Not too long ago, someone told me I needed a better photo for my Twitter bio/avatar. I asked why and the response included something along the lines that my photo didn’t quite capture my spunk. Well, I still haven’t quite done this. But it did get me thinking.
How can a photo capture spunk or any other trait for that matter?
Michael Cavotta is doing just that. Two of my colleagues recently had new headshots taken by Michael and according to Laura Labovich, “Michael takes an ingenious approach to headshots…he incorporates your ‘words’ (the words that you feel define you) into your pictures.”
What you’ll find on Cavotta’s Facebook page are three words the person wants to convey as well as the photo. He also includes a little back history about the person he shoots too.
You don’t necessarily need to hire a professional photographer. However, using one can improve your results.
Bonus: When any site includes your name and information about you, it is great for building branding awareness and SEO!
I’ve seen some really horrible shots recently and your professional image is just too important to overlook or destroy because you used a bad photo.
So if you haven’t given much thought to your headshot, maybe it is time that you did.
- Today’s headshots tend to be close – just your neck and head.
- Smile and look at the camera
- The photo should be only of you. Don’t crop someone else out.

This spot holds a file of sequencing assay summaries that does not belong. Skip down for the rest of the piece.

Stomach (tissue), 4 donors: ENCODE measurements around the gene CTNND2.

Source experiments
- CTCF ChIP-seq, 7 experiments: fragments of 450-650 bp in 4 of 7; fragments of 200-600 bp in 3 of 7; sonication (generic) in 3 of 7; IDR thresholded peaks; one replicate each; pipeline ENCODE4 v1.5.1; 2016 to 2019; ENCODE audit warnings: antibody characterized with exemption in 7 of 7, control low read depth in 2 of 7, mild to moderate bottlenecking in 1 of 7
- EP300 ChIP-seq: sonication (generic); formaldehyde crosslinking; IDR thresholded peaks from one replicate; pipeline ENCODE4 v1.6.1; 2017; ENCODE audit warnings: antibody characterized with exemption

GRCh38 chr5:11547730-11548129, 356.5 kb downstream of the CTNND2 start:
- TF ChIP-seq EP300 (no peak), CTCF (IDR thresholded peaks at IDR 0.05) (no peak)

- Choose your background carefully. You don’t want to get lost.
- Wear appropriate clothing
Use Photofeeler to evaluate your headshot. It’s a free service. “Photofeeler uses sophisticated algorithms, artificial intelligence, and battle-tested engineering that accounts for every contingency in order to boost the reliability of every human opinion we gather.”
The Power of Photos
And maybe this post will give you something to think about. See the 5 Kick-Ass Women This Mom Dressed Her Daughter As Instead of A Disney Princess.
Amelia Earhart – Jaime C. Moore – Upworthy
Photographer and mother Jaime Moore searched high and low for creative inspiration to take photos of her 5-year-old daughter Emma but found most of the ideas were how to dress your little girl like a Disney princess. It got her thinking about some real women for her daughter to look up to, whether that be a pilot, a doctor, or even an astronaut.
Have a great week and go get that new headshot taken!
Hannah Morgan speaks and writes about job search and career strategies. She founded CareerSherpa.net to educate professionals on how to maneuver through today’s job search process. Hannah was nominated as a LinkedIn Top Voice in Job Search and Careers and is a regular contributor to US News & World Report. She has been quoted by media outlets, including Forbes, USA Today, Money Magazine, Huffington Post, as well as many other publications. She is also author of The Infographic Resume and co-author of Social Networking for Business Success.